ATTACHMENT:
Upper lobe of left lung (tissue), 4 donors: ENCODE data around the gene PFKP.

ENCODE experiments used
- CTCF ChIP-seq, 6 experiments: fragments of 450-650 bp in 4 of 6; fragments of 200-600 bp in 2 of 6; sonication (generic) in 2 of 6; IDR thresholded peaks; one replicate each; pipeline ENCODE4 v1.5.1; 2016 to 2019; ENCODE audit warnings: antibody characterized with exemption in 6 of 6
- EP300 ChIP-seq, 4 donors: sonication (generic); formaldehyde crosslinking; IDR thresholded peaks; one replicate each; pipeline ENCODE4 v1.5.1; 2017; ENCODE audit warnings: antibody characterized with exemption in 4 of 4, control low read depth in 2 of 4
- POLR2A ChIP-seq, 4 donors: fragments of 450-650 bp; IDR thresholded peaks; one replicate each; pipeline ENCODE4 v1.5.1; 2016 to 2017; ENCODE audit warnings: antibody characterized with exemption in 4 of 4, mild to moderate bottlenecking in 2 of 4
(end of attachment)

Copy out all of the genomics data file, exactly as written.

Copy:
Upper lobe of left lung (tissue), 4 donors: ENCODE data around the gene PFKP.

ENCODE experiments used
- CTCF ChIP-seq, 6 experiments: fragments of 450-650 bp in 4 of 6; fragments of 200-600 bp in 2 of 6; sonication (generic) in 2 of 6; IDR thresholded peaks; one replicate each; pipeline ENCODE4 v1.5.1; 2016 to 2019; ENCODE audit warnings: antibody characterized with exemption in 6 of 6
- EP300 ChIP-seq, 4 donors: sonication (generic); formaldehyde crosslinking; IDR thresholded peaks; one replicate each; pipeline ENCODE4 v1.5.1; 2017; ENCODE audit warnings: antibody characterized with exemption in 4 of 4, control low read depth in 2 of 4
- POLR2A ChIP-seq, 4 donors: fragments of 450-650 bp; IDR thresholded peaks; one replicate each; pipeline ENCODE4 v1.5.1; 2016 to 2017; ENCODE audit warnings: antibody characterized with exemption in 4 of 4, mild to moderate bottlenecking in 2 of 4